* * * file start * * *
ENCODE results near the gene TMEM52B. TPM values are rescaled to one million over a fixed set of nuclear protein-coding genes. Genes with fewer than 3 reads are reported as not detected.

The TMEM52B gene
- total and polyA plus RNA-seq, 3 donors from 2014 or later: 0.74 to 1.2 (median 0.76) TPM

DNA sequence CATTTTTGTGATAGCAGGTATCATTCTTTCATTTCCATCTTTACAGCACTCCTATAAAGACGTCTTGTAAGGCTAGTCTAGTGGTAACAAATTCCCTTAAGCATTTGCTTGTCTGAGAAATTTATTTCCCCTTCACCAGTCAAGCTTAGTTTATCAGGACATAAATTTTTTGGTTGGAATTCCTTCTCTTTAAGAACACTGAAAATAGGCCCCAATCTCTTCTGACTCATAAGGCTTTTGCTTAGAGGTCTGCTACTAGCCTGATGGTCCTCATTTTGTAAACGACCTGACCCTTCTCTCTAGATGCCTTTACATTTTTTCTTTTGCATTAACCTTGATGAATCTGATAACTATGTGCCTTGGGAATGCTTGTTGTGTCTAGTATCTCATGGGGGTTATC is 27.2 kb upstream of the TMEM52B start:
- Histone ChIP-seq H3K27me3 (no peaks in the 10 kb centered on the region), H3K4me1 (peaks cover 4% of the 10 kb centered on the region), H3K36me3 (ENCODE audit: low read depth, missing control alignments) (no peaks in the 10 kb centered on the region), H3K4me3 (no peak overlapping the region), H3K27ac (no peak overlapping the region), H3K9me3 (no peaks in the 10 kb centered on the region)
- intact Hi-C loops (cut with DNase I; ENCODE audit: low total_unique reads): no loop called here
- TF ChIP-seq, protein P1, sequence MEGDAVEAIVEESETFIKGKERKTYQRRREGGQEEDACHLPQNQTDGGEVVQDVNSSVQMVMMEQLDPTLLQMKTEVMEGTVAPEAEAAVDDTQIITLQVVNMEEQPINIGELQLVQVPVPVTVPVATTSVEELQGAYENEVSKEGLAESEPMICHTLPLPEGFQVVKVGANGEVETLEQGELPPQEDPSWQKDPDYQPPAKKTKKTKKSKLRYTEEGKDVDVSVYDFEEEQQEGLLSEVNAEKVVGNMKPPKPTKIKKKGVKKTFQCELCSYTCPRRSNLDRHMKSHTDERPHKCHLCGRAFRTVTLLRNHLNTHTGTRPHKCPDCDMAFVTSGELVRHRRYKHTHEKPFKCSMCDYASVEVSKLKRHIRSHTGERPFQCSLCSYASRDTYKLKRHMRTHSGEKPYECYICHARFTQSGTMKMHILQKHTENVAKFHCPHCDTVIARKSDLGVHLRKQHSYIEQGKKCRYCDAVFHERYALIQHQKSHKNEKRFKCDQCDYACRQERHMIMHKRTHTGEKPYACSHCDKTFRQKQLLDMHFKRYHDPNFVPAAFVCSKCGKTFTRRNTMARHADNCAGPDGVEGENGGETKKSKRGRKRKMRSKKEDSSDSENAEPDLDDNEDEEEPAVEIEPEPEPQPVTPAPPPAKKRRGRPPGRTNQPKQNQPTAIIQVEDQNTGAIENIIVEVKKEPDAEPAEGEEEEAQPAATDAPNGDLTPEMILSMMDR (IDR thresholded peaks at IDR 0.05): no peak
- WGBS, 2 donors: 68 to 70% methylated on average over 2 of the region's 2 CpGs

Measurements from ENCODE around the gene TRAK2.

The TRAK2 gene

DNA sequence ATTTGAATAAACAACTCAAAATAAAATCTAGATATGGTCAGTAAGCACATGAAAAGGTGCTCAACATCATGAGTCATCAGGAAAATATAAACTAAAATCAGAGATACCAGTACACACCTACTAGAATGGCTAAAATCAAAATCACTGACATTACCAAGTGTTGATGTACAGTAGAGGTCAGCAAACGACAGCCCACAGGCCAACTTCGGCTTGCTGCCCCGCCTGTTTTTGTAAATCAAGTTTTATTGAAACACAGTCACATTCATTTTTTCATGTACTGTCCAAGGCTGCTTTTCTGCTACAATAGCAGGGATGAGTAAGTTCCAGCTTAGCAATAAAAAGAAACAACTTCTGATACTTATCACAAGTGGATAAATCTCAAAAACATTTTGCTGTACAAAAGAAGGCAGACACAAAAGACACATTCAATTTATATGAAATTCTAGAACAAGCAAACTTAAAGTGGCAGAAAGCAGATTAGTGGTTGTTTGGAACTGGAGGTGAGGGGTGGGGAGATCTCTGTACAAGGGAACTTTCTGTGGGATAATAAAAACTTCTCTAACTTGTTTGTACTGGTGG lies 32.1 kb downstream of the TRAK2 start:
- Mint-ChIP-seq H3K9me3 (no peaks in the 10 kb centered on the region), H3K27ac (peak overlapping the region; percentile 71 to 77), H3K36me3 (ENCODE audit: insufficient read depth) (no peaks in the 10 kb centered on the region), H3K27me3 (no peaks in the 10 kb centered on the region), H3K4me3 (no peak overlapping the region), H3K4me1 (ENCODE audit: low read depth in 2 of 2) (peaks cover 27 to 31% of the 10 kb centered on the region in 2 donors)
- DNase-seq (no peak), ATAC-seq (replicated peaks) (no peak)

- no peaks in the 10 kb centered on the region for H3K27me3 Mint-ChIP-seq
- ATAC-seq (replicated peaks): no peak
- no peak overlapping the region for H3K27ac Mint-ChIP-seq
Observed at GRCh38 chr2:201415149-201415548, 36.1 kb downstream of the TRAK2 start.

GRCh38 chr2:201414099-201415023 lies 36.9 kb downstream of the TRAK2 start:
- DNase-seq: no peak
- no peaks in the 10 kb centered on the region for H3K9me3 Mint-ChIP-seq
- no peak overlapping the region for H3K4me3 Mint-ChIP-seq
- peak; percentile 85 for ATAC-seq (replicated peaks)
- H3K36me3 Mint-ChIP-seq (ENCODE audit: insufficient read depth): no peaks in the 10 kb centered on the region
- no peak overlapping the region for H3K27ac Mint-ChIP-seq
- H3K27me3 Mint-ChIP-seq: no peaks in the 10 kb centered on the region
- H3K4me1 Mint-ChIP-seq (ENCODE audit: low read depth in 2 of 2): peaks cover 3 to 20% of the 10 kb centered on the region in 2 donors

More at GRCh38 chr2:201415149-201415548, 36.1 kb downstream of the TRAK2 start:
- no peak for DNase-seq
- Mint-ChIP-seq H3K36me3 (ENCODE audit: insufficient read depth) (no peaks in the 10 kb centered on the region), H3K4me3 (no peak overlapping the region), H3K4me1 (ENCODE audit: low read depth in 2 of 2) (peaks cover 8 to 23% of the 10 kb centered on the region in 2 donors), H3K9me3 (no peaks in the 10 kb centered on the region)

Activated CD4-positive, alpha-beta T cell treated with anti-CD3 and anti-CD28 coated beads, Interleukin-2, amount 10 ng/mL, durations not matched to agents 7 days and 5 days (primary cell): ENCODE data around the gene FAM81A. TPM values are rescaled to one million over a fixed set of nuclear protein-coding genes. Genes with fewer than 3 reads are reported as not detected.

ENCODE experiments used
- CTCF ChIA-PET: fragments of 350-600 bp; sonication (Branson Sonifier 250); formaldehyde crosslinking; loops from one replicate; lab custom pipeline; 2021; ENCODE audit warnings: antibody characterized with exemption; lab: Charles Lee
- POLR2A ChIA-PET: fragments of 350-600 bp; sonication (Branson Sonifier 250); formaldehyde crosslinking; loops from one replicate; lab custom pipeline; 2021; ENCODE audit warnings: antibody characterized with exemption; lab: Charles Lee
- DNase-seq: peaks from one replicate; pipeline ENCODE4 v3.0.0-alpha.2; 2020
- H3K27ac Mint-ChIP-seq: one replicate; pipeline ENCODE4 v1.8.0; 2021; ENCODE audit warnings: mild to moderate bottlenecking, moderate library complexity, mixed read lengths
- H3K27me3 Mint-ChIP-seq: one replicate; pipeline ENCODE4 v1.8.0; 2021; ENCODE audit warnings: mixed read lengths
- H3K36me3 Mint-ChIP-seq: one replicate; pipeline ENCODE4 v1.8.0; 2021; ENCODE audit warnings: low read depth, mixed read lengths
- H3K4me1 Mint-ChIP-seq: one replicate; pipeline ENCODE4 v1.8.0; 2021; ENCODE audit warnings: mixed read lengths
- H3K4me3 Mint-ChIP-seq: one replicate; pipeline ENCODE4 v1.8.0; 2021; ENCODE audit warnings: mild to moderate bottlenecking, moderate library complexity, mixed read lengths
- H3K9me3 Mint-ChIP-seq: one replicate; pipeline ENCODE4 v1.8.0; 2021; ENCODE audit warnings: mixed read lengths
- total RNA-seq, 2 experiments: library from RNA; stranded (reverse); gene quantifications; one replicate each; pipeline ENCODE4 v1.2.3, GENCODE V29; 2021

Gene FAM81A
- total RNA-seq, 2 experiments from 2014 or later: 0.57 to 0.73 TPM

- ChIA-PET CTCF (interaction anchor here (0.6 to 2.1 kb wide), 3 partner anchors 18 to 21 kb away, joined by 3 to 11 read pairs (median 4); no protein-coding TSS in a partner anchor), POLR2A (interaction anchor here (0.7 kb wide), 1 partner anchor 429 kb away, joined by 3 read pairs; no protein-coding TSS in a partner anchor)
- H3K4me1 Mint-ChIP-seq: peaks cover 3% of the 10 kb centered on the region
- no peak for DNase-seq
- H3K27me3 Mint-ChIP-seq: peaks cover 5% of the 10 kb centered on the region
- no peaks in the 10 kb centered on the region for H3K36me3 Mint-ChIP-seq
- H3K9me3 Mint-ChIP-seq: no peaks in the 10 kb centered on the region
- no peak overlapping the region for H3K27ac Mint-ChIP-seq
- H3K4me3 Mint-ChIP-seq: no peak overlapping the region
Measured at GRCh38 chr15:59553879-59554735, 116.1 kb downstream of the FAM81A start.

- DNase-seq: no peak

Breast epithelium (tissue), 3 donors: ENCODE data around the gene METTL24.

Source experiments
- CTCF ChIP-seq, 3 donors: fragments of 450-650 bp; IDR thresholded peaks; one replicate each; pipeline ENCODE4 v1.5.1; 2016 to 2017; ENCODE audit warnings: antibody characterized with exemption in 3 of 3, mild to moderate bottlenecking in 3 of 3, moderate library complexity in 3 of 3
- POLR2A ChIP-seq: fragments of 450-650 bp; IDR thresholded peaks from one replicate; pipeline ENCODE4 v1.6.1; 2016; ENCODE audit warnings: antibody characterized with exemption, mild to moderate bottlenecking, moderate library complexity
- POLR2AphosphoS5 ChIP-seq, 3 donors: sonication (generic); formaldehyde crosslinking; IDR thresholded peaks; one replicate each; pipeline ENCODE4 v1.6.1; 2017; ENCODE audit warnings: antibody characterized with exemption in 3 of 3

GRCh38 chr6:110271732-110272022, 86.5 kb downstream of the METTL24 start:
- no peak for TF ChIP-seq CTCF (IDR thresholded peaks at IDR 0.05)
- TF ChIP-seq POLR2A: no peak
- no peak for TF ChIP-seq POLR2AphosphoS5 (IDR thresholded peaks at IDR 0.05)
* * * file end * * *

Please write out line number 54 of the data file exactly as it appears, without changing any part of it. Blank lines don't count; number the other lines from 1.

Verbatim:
Breast epithelium (tissue), 3 donors: ENCODE data around the gene METTL24.